Skip to main content

Calculate Black Scholes Implied Volatility - Vectorwise

Project description

Build Status


Calculate Black-Scholes Implied Volatility - Vectorwise

  • :) native python code
  • :) lightweight footprint
  • :) sample data included
  • :( not suited for single / low number of options
  • :( code reads un-pythonic
  • :( not yet thoroughly tested

Getting started


  • Python 3.x (currently) or PyPy3
  • NumPy
  • SciPy
  • (MatPlotLib to visualize results in some examples)


While the code consists of single digit functions, I recommend using the pip install way to get the code. That way you would take advantage of bug fixes, updates, and possible extensions.

$ pip install calcbsimpvol


Pass your args bundled in a dict.

from calcbsimpvol import calcbsimpvol
import numpy as np

S = np.asarray(100)
K_value = np.arange(40, 160, 25)
K = np.ones((np.size(K_value), 1))
K[:, 0] = K_value
tau_value = np.arange(0.25, 1.01, 0.25)
tau = np.ones((np.size(tau_value), 1))
tau[:, 0] = tau_value
r = np.asarray(0.01)
q = np.asarray(0.03)
cp = np.asarray(1)
P = [[59.35, 34.41, 10.34, 0.50, 0.01],
[58.71, 33.85, 10.99, 1.36, 0.14],
[58.07, 33.35, 11.50, 2.12, 0.40],
[57.44, 32.91, 11.90, 2.77, 0.70]]

P = np.asarray(P)
[K, tau] = np.meshgrid(K, tau)

sigma = calcbsimpvol(dict(cp=cp, P=P, S=S, K=K, tau=tau, r=r, q=q))

# [[      nan,       nan,  0.20709362, 0.21820954, 0.24188675],
# [       nan, 0.22279836, 0.20240934, 0.21386148, 0.23738982],
# [       nan, 0.22442837, 0.1987048 , 0.21063506, 0.23450013],
# [       nan, 0.22188111, 0.19564657, 0.20798285, 0.23045406]]

More usage examples are available in (additional sample data required which is available at GitHub Repo


Design a test. 
Get the results you want.
  • k_max = 10 (default)
  • tolerance = 10E-12 (default)
  • linear regression steps are commented out (default)
# assuming you did install it already
git clone
cd calcbsimpvol
python examples/ --steps 100 --mode reference
  • 15 µs per option
  • 41 ms per surface

tested with 3.6, 3.7 and PyPy3

matlab -nodisplay -nosplash -nodesktop -r "run('mlb_reference_example.m');"
  • 12 µs per option
  • 34 ms per surface

Obviously, these values are per core (i5 4210U 1.7 GHz).


Good Python code reads like a novel. Right? So should math. I preferred short math-like variable names in this case. That makes the code less readable compared to other Python code but the docstrings should make up for the lack of readability.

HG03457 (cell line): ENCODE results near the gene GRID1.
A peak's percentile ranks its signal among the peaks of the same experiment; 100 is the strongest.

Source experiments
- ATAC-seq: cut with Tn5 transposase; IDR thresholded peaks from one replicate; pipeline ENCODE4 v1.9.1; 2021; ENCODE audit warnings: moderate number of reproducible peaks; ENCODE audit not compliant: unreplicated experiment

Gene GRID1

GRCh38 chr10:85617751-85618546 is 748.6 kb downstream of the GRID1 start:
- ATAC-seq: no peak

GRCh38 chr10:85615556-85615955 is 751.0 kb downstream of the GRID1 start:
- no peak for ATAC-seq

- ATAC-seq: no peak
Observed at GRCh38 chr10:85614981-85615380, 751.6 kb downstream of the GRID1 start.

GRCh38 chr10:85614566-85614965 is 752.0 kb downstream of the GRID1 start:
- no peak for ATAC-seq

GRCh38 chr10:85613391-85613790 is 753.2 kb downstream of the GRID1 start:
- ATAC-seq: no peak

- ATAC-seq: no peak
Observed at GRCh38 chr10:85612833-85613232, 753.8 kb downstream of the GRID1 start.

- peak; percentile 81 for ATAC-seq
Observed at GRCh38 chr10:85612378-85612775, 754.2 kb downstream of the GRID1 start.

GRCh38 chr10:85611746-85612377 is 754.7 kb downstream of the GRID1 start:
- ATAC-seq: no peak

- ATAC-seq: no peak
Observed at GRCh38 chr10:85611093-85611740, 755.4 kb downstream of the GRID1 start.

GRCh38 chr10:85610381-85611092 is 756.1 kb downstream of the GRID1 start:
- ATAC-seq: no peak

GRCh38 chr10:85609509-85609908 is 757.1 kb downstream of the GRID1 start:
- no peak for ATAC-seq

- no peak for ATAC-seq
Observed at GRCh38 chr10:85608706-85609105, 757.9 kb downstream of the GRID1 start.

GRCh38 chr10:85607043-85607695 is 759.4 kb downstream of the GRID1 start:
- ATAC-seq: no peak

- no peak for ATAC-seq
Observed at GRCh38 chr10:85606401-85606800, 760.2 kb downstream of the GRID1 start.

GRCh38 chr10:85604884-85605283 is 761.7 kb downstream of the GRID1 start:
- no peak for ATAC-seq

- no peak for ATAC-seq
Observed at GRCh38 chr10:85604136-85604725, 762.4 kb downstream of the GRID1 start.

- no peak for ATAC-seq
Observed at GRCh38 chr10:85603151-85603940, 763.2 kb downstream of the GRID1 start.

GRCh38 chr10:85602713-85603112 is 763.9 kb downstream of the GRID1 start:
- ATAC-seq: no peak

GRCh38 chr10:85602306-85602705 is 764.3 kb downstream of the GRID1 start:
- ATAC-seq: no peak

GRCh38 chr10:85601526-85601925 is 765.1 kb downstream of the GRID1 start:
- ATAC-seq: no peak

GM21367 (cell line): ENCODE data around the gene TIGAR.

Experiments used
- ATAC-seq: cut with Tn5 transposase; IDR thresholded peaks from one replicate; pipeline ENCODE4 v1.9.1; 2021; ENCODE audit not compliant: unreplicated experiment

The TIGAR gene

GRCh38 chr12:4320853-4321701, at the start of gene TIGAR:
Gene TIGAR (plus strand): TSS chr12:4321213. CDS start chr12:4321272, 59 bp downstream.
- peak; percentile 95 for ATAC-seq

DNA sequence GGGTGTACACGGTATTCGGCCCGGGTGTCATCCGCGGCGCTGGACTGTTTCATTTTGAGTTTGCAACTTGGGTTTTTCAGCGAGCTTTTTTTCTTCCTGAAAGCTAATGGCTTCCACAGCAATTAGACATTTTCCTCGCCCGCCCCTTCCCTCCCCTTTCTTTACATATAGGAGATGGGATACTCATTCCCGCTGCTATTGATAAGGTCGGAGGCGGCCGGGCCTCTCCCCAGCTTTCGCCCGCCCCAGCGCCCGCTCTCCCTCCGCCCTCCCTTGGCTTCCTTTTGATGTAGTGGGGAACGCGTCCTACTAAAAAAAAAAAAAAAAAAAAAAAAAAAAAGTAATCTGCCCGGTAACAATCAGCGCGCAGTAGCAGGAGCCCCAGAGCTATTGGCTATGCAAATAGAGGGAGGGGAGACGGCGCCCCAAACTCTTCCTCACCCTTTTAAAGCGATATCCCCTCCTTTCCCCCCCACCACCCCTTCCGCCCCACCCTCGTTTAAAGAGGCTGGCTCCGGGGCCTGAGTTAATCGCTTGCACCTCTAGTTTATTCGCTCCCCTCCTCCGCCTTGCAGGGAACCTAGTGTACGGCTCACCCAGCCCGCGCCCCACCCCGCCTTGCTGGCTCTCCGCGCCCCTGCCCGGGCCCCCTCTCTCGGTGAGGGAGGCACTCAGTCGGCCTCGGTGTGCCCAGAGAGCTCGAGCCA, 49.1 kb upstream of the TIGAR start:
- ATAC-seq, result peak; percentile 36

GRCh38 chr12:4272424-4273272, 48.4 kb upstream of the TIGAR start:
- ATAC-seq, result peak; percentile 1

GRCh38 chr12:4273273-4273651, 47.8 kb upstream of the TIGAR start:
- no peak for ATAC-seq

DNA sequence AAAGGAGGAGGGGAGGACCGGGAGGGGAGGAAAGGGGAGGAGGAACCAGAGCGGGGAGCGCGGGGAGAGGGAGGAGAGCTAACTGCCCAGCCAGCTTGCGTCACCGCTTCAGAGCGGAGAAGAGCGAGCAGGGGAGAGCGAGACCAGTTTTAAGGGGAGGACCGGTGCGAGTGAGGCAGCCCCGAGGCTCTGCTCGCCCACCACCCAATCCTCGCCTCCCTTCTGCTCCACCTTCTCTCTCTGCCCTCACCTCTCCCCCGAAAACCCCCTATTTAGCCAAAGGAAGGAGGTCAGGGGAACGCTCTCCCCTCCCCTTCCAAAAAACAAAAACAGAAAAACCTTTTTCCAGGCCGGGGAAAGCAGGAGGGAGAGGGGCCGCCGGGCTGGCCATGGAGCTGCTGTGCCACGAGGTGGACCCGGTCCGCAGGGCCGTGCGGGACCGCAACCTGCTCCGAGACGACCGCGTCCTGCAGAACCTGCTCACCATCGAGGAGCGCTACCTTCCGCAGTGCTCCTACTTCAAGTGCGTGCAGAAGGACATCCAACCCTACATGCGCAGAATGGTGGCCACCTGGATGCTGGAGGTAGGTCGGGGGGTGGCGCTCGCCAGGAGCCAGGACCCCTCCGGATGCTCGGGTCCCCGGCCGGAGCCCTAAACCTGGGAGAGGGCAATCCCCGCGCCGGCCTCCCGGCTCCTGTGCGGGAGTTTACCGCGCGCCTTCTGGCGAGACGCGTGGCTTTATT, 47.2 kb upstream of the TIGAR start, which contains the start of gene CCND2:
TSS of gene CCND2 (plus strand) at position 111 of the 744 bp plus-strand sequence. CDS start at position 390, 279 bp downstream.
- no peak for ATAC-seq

Originally, I left the camelCase function name and spelling in place but eventually got annoyed.

calcbsimpvol it is

Code Origin

  • first thought of by Li (2006) (see References)
  • implemented and published by Mark Whirdy as MATLAB .m-code (see References)
  • numpyified from .m to .py by me



  • make the code compatible with Python 2
  • make it PyPy compatible


  1. Li, 2006, "You Don't Have to Bother Newton for Implied Volatility"

  2. MATLAB source code available at:


The included Python code is licensed under MIT License

The Code by Mark Whirdy is licensed under MIT License

The translation is not related or endorsed by the original author.

Project details

Download files

Download the file for your platform. If you're not sure which to choose, learn more about installing packages.

Files for calcbsimpvol, version 1.14.0
Filename, size File type Python version Upload date Hashes
Filename, size calcbsimpvol-1.14.0-py3-none-any.whl (13.8 kB) File type Wheel Python version py3 Upload date Hashes View
Filename, size calcbsimpvol-1.14.0.tar.gz (13.3 kB) File type Source Python version None Upload date Hashes View

Supported by

AWS AWS Cloud computing Datadog Datadog Monitoring DigiCert DigiCert EV certificate Facebook / Instagram Facebook / Instagram PSF Sponsor Fastly Fastly CDN Google Google Object Storage and Download Analytics Microsoft Microsoft PSF Sponsor Pingdom Pingdom Monitoring Salesforce Salesforce PSF Sponsor Sentry Sentry Error logging StatusPage StatusPage Status page